Issues

Far from home: Direct Provision

Introduced in 1999, the practice of Direct Provision was originally intended as a temporary solution to a refugee crisis spreading across Europe. As the true scale of the crisis emerged, the system of accommodation survived into the present, with more families currently housed under the programme than at the time of its inception. eolas reports.

The intensity of the late-1990’s refugee crisis was underestimated across Europe. This was especially the case in Ireland, which saw a snowball-effect within the system of Direct Provision: almost 12,000 applications for asylum were received by the State by 2002, less than three years after it was established. 12 years later in 2014, there were 4,360 people living within the system, with 3,000 of those individuals having spent over two years living there. More significant figures demonstrated that during the same period, over 1,600 people had spent over five years under direct provision.

Nineteen years after Direct Provision was established, it would appear that any premise of the system being an emergency or provisional measure has been abandoned. More recent figures published in 2017 show that nearly 5,100 men, women and children are currently living under the system in 34 Direct Provision Centres across 17 counties in Ireland. Notably, 801 families were included in these figures.

The Reception and Integration Agency (RIA) was formed by the State in April 2001 in response to growing pressure on the system as a merger of the former Directorate for Asylum Support Services and the Refugee Agency, formerly part of the Department for Foreign Affairs. Now under the auspices of the Department of Justice and Equality, the state-run Agency now says its works to secure the basic needs of all its residents. One of the tasks of the Agency has been providing residential accommodation and ancillary services to asylum seekers whilst they await the outcome of their asylum applications. At present, responsibility for the provision of such services has been contracted to various private companies at accommodation centres across Ireland. Sites vary in size; however, the largest centre can be found at Mosney, County Meath. A larger centre can also be found in Lissywollen, Athlone, where reconditioned caravans line the site.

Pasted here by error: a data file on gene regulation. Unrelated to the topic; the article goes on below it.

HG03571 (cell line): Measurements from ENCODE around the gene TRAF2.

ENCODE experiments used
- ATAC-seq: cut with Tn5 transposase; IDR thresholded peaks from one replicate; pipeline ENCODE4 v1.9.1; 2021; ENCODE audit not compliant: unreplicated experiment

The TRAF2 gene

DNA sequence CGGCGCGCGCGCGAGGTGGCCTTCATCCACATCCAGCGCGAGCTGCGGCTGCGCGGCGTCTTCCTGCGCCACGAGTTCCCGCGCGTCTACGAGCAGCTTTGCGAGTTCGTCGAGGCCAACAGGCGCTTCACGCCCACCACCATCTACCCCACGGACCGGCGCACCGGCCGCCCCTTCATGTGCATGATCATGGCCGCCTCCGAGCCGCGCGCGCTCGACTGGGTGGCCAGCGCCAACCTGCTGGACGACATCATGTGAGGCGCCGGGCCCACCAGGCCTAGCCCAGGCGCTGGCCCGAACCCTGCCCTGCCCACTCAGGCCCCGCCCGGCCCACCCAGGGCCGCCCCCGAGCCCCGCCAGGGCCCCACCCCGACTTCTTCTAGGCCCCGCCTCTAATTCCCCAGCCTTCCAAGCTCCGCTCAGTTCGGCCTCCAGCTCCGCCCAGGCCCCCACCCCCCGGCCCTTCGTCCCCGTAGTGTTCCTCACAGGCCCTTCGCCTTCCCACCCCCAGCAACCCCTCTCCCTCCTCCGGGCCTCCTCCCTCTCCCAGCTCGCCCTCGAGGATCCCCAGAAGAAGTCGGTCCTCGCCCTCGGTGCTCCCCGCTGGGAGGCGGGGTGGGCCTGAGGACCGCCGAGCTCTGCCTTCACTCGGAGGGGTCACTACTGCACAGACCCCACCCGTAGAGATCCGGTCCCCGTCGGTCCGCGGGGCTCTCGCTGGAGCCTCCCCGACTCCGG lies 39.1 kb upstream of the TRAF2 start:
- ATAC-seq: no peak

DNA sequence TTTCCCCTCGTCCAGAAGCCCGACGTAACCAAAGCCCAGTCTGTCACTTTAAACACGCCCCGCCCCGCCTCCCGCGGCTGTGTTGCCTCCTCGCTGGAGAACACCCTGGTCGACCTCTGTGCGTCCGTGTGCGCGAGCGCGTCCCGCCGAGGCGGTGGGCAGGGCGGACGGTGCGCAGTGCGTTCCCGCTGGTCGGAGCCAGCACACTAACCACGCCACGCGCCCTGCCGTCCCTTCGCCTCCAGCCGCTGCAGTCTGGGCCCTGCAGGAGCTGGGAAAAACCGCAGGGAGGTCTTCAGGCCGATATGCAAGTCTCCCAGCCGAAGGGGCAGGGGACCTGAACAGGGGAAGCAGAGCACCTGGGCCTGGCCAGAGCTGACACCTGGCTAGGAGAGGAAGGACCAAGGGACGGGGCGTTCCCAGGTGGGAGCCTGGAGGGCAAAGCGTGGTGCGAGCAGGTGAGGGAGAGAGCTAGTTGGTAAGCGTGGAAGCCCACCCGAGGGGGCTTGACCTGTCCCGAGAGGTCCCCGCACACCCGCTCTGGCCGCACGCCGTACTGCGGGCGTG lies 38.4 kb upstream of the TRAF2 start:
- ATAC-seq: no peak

The RIA carries responsibility for both coordinating the provision of services to asylum seekers, whilst also organising the implementation of the State’s integration policy. Since 2004, the agency has also been responsible for the repatriation of nationals from the 10 new EU member states (Cyprus, Czech Republic, Estonia, Hungary, Latvia, Lithuania, Malta, Poland, Slovakia and Slovenia) who may fail to meet the Habitual Residency Condition attached to Social Assistance Payments. Indeed, according to statements from the RIA and responses to questions from the Dáil, the majority of those living under the system of Direct Provision are adults who have already had their asylum applications rejected and are seeking to live in Ireland under different criteria. Such delays and obstacles in asylum applications have come under scrutiny by the Irish Human Rights and Equality Commission, who described the situation as “systemic and pernicious”.

Despite such criticism and further condemnation from the United Nations and various human rights watchdogs, the Irish Government has robustly defended accusations of inhumane and degrading treatment, drawing attention to the fact that accommodation is provided free of charge, children have access to the education system, and both adults and children in are granted €21.60 per week in living expenses. Such assurances have been roundly rejected by the Irish Government’s Special Rapporteur on Child Protection, Geoffrey Shannon, who described the system as overseeing “institutionalised poverty.”

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